A Primer in Music History

I am a man of many talents. I'm loquacious, charismatic, charming, musically gifted, one of the finest actors I've ever met, a writer of supreme ability and to top it all off, I'm very humble. I'm an educated man too. I know a good deal (more than the proverbial average bear) about politics, technology, sports, television, and film just to name a few. There is one area that my wife absolutely owns me in (well, there's a lot of areas but we're just discussing the one today).

Mrs. Rogue is a veritable music encyclopedia. While my appreciation and knowledge of music are pretty broad, Ella's dwarf mine. So it was no surprise that when my sister-in-law was looking to expand her musical interests she consulted not the Drunken Rogue, but the little woman. Good call, T. Tara asked for Ella to make her a CD (a mix-tape as we used to call them, back when we actually used tapes) containing the fourteen or fifteen songs that Ella considered her all-time favorites. Now, as I said, the request was to Ella but it got me thinking, what are my favorite songs of all time. More precisely, how do you even go about picking a limited number (Tara suggested 14 or 15, but let's say 20) of "all-time favorites"?

First of all, we should look at making a mix-tape (or compilation CD, if you prefer) period. Now a lot of people just take some songs they like throw them together and call that a mix-tape. This is nonsense. While it's not true of all modern albums, it is historically the case that the composition of an album is a well-thought out and deeply considered affair. Songs are chosen not only for their individual value but for the ability to pleasantly reside next to each other. If you look at an album like "Revolver" from the Beatles (one of if not my favorite album of all time), the songs flow from one to another. They sound like they belong on an album together. Your goal should be the same with a mix-tape.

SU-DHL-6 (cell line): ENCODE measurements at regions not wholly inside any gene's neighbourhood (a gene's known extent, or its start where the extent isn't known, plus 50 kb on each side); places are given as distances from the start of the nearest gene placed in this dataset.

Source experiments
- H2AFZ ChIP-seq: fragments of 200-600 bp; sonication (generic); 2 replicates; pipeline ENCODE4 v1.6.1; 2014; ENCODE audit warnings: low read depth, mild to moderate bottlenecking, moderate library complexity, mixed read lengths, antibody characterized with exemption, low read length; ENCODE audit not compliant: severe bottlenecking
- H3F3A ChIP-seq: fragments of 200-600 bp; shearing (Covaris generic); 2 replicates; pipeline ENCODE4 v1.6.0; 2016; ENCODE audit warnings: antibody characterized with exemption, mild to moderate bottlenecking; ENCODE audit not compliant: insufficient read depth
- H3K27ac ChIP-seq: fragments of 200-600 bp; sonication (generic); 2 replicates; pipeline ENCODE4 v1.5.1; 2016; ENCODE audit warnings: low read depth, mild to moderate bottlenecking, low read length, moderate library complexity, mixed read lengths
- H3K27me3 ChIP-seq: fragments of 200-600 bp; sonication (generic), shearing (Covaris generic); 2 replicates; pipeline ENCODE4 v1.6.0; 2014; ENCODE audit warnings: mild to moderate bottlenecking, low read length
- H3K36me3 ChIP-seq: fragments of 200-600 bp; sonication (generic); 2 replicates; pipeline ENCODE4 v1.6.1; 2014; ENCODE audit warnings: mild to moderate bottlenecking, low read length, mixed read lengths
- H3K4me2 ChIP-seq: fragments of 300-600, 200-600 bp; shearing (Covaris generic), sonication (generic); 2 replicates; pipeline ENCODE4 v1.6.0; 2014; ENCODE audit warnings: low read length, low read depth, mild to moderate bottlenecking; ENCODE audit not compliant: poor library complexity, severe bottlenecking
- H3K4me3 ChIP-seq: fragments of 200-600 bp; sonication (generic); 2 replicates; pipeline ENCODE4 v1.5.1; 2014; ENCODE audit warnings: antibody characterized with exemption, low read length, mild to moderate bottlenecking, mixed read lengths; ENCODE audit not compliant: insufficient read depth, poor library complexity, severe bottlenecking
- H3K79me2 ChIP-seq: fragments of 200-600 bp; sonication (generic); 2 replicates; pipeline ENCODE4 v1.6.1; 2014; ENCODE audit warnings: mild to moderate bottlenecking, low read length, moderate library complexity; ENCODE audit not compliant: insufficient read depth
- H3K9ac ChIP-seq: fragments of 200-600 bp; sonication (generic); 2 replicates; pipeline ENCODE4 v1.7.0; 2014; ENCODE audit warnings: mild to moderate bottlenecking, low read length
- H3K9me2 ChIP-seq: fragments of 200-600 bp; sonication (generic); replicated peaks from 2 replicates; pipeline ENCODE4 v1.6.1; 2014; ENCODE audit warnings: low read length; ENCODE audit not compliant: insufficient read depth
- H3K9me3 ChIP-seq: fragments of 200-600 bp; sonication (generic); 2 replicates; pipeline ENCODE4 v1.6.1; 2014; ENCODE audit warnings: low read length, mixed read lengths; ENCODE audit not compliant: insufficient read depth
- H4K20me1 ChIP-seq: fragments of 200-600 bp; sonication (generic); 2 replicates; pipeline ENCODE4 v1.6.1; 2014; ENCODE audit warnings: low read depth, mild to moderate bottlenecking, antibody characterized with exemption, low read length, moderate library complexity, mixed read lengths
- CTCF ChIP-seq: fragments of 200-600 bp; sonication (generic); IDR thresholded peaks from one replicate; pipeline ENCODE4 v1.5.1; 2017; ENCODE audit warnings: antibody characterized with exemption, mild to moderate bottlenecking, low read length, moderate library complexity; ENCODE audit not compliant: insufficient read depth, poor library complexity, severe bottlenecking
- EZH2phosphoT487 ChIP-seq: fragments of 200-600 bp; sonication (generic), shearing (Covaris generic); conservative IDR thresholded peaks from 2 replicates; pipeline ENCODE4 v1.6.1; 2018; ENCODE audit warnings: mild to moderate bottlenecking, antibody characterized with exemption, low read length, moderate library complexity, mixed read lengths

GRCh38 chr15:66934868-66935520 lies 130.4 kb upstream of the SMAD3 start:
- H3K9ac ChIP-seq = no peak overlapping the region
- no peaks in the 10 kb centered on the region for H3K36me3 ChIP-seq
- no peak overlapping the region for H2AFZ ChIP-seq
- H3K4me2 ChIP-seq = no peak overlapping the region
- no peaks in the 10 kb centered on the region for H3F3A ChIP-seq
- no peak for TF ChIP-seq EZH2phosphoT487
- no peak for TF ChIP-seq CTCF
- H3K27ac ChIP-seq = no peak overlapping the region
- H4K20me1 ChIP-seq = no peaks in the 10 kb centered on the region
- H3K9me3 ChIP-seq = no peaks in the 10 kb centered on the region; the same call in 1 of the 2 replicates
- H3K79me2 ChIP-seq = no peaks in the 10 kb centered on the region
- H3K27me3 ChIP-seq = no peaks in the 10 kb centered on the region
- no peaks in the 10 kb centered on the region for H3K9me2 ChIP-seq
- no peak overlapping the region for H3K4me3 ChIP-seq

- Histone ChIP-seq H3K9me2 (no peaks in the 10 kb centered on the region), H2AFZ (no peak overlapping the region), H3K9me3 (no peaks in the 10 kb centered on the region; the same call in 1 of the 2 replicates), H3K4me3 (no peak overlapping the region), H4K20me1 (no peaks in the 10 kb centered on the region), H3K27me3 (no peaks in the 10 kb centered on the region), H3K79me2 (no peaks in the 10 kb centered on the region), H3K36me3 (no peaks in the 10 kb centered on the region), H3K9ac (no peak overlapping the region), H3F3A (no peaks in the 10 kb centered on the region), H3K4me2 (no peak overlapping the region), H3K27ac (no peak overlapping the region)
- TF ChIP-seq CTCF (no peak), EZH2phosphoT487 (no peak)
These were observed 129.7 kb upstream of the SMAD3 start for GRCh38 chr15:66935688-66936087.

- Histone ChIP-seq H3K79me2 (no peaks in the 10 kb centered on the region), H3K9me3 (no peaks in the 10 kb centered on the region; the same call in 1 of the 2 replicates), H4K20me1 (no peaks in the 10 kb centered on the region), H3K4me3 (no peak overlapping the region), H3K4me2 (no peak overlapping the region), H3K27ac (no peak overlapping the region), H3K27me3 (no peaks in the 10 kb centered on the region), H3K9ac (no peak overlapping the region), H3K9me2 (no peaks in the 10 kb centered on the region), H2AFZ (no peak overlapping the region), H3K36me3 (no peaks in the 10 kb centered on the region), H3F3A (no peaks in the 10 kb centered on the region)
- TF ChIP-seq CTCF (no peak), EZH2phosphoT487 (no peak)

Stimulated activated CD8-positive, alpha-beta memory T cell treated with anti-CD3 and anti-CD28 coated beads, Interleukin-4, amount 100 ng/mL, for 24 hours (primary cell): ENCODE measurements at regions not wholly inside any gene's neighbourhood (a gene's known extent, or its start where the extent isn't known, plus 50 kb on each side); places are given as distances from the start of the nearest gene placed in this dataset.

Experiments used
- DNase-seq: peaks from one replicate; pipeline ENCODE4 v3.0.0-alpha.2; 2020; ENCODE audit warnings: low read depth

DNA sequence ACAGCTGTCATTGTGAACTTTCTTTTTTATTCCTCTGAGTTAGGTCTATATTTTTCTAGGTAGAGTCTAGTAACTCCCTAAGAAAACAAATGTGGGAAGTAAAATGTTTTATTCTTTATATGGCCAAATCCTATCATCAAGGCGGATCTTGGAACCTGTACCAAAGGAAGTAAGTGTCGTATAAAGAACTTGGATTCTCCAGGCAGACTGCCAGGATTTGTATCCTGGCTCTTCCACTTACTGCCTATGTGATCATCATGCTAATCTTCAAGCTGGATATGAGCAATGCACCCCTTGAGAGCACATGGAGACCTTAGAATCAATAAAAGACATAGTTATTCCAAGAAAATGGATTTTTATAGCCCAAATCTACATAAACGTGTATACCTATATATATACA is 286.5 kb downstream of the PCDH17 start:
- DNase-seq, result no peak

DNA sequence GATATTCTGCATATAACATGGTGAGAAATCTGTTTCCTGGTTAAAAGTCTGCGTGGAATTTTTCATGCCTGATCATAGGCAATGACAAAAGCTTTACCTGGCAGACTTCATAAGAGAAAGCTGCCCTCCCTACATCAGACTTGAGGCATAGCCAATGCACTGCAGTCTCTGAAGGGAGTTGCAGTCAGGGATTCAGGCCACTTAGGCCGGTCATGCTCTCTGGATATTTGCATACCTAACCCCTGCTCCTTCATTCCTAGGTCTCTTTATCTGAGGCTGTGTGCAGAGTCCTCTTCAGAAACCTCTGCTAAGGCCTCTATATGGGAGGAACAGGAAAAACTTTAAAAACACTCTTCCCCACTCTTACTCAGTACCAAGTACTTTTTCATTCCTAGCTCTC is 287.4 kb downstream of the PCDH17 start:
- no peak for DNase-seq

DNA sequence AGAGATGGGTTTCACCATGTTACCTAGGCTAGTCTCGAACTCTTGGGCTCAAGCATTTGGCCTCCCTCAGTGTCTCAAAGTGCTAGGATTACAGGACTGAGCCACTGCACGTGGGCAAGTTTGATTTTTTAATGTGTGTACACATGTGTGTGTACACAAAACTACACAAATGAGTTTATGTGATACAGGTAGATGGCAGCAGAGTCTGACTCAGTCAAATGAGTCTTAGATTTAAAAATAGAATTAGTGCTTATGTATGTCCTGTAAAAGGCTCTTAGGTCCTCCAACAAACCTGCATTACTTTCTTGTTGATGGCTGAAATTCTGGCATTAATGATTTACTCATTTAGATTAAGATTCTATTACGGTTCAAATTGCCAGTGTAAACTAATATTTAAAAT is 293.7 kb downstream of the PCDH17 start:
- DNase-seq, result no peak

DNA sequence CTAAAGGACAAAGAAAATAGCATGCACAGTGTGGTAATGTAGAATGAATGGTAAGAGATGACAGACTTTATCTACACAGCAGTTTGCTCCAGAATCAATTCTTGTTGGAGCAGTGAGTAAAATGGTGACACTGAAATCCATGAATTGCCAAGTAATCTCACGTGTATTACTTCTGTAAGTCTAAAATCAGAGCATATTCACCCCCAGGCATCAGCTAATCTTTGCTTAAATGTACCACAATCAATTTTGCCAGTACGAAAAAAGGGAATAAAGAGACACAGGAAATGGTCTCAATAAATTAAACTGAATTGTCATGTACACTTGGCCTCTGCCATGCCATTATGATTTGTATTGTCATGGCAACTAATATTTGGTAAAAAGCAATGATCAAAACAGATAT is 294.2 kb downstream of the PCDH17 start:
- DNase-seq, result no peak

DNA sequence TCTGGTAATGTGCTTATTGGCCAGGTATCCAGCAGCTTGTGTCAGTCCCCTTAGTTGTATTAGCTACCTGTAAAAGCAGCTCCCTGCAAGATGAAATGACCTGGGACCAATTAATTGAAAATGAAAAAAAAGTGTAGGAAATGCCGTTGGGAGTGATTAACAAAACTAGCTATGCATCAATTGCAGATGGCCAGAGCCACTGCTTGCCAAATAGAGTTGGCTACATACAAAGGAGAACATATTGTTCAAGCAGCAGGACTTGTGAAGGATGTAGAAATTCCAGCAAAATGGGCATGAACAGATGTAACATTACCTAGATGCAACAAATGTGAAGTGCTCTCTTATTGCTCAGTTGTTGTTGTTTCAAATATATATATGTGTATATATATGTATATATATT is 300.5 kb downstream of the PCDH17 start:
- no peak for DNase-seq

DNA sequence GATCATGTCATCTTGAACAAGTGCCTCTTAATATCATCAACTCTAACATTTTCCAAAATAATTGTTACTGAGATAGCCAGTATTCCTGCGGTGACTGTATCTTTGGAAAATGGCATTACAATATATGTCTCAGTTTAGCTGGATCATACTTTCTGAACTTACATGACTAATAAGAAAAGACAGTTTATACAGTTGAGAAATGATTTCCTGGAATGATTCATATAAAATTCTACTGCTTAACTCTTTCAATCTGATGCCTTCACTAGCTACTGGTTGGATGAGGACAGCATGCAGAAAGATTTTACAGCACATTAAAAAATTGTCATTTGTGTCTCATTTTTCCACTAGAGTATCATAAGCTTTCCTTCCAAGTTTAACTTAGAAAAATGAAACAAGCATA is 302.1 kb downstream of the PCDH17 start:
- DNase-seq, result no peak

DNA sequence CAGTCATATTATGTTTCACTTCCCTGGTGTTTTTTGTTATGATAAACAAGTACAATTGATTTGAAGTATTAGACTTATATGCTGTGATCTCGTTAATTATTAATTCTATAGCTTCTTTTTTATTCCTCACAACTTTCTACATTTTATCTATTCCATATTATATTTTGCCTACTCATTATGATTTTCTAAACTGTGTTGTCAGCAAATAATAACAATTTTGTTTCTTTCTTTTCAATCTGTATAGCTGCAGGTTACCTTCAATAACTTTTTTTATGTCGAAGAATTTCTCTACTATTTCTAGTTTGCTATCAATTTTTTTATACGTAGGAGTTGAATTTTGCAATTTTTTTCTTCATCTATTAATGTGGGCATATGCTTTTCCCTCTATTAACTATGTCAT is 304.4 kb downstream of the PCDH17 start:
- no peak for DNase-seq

Secondly, you can't just make a CD with your 20 "all-time favorites." It would be nearly impossible to narrow it down to 20 without further limitations and even if you got 20 they wouldn't sound good together. So, what do you do? You make a primer of Music history.

Sure, we don't really mean "Music History" here since we're likely to leave out the Brahms and Beethoven, but we do mean modern popular music. I'd use the term "rock music" but people put too narrow a connotation on that label. Now how do we create a primer?

Pick 20 artists, not songs. Pick the 20 most influential, best, your favorite, whatever. By picking artists and not songs you leave yourself open to do the next step.

Pick songs from those artist that, while representing the artist and their place in music history, also sound good together. You don't have to build your mix-tape chronologically (although that would be a real accomplishment), instead focus on flowing from artist to artist, song to song. You can use tempo, lyric similarities, beat structure, chord progression or just mood to help guide you from one to another. But make sure they flow.

There you go, now you're ready to go out and create an awesome mix-tape. I'm working on my own right now. I'll gladly post the results (tracklist, not the actual album that would be illegal) when it's finished. For now here are my 20 artists that make the cut. Let me know what you think.

The Beatles, Led Zeppelin, Nina Simone, Ray Charles, Willie Nelson, Elvis Presley, Aerosmith, Aretha Franklin, Counting Crows, Creedence Clearwater Revival, Janis Joplin, Bob Dylan, The Beta Band, Otis Redding, Counting Crows, Led Belly, Weezer, Louis Armstrong, The Dave Matthews Band, and Bob Marley.